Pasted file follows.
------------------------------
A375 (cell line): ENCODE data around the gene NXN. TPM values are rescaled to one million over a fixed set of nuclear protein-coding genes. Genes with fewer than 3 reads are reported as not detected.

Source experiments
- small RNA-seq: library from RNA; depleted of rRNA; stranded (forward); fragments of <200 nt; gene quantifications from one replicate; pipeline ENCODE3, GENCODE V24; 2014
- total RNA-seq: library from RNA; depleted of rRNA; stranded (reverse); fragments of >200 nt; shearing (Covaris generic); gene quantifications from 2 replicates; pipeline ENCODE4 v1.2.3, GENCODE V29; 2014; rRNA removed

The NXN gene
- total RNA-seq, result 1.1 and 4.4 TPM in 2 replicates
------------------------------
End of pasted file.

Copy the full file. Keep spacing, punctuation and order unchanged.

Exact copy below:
A375 (cell line): ENCODE data around the gene NXN. TPM values are rescaled to one million over a fixed set of nuclear protein-coding genes. Genes with fewer than 3 reads are reported as not detected.

Source experiments
- small RNA-seq: library from RNA; depleted of rRNA; stranded (forward); fragments of <200 nt; gene quantifications from one replicate; pipeline ENCODE3, GENCODE V24; 2014
- total RNA-seq: library from RNA; depleted of rRNA; stranded (reverse); fragments of >200 nt; shearing (Covaris generic); gene quantifications from 2 replicates; pipeline ENCODE4 v1.2.3, GENCODE V29; 2014; rRNA removed

The NXN gene
- total RNA-seq, result 1.1 and 4.4 TPM in 2 replicates